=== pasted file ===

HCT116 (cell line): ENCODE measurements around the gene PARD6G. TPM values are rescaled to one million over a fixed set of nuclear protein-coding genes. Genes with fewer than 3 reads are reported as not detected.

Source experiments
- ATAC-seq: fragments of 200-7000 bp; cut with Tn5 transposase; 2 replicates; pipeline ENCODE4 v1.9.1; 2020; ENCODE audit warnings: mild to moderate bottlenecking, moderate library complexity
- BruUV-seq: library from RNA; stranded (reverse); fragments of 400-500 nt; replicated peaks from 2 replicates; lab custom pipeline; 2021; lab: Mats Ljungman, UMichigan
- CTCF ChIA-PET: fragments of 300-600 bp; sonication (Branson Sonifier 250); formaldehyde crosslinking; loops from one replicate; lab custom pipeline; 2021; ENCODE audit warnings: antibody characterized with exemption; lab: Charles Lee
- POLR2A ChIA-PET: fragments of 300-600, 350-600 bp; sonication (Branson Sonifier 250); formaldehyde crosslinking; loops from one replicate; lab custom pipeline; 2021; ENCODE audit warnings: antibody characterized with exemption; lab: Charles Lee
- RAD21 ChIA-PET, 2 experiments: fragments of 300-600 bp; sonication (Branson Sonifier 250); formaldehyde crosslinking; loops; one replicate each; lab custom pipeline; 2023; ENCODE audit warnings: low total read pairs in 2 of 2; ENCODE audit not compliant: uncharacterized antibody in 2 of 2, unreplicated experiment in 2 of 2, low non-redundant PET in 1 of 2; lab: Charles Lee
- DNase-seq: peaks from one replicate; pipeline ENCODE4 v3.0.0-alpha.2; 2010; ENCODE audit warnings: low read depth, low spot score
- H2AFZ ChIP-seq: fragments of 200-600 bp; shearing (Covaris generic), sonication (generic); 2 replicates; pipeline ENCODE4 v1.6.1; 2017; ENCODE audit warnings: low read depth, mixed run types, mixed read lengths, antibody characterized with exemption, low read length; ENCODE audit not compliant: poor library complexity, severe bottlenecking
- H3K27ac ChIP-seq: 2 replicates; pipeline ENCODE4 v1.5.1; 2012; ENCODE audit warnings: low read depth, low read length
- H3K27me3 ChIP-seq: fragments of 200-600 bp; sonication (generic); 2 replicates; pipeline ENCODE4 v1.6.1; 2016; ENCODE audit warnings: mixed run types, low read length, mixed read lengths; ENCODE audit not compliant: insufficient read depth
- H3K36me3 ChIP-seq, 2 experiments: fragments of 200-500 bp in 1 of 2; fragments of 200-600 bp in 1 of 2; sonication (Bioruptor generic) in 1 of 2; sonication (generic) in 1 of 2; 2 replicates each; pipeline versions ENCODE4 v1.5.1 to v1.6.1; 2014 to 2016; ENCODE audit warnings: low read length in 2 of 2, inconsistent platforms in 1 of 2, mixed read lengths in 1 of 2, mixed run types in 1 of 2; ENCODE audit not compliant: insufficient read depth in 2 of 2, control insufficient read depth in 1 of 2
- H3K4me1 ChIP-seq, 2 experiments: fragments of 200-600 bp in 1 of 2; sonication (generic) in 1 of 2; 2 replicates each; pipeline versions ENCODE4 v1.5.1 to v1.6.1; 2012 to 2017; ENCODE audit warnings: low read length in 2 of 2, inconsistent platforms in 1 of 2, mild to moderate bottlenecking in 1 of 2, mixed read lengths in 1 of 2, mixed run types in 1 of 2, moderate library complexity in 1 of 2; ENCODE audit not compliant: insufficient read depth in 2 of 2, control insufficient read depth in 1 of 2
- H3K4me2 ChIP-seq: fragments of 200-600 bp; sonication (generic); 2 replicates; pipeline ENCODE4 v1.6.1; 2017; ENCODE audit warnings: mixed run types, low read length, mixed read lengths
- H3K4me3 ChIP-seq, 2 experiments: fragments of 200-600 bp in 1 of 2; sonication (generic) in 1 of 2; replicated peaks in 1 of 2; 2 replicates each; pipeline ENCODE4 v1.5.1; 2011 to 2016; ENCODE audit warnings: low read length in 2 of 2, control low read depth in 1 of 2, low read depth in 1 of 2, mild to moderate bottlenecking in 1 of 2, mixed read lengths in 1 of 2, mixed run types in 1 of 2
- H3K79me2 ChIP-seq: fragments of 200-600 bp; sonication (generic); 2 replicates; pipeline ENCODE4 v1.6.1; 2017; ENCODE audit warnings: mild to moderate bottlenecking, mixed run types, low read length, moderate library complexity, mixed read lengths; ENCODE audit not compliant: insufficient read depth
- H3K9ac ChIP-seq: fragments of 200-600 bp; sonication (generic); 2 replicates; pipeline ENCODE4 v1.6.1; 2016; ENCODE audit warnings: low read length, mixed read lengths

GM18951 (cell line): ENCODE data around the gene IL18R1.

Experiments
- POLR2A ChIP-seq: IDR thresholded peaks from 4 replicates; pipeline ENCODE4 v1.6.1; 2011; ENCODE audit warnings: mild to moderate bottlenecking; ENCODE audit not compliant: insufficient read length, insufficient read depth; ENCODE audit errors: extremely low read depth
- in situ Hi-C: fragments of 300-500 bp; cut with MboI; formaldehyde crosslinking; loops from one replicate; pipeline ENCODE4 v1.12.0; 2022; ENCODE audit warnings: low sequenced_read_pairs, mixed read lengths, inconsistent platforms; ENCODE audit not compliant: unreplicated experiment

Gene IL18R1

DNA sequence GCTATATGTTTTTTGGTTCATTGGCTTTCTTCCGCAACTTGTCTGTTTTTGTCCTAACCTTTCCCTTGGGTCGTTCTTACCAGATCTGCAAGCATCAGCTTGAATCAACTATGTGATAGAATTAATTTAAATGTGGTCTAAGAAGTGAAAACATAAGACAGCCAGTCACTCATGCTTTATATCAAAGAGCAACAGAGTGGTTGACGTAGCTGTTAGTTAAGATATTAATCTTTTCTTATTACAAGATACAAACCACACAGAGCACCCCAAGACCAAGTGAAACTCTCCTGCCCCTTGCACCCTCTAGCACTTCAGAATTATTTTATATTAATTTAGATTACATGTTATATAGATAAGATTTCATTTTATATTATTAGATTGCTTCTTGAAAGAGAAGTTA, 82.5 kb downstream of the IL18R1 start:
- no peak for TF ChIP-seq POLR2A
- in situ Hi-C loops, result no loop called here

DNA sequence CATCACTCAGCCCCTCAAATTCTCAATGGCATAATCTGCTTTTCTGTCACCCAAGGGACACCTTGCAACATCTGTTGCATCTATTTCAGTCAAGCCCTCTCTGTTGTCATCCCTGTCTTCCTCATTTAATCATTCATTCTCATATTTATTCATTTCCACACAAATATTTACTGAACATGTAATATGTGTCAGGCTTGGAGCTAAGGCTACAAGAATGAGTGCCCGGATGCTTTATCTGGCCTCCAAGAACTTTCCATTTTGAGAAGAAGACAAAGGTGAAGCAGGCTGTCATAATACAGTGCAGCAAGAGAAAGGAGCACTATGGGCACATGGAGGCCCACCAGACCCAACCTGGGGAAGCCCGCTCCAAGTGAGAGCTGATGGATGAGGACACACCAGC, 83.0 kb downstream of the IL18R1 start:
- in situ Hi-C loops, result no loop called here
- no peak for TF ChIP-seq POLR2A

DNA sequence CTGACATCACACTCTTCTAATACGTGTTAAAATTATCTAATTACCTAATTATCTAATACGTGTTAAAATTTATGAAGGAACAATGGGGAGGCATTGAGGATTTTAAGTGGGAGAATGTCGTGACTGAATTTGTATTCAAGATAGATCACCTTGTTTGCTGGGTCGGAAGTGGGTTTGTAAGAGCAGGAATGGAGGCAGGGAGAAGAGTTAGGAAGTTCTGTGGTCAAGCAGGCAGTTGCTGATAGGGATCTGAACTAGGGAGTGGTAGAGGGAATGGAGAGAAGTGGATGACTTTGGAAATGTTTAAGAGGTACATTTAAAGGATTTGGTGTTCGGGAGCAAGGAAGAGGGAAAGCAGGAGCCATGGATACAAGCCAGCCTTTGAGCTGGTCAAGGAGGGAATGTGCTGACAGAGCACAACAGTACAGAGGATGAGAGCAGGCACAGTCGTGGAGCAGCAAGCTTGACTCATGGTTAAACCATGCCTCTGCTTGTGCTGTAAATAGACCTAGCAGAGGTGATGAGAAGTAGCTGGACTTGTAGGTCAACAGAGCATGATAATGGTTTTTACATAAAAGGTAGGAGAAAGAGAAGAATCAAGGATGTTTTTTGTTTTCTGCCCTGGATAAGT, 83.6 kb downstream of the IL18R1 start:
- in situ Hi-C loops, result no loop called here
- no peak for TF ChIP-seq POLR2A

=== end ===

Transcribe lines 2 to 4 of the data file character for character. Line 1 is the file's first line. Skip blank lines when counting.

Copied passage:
Source experiments
- ATAC-seq: fragments of 200-7000 bp; cut with Tn5 transposase; 2 replicates; pipeline ENCODE4 v1.9.1; 2020; ENCODE audit warnings: mild to moderate bottlenecking, moderate library complexity
- BruUV-seq: library from RNA; stranded (reverse); fragments of 400-500 nt; replicated peaks from 2 replicates; lab custom pipeline; 2021; lab: Mats Ljungman, UMichigan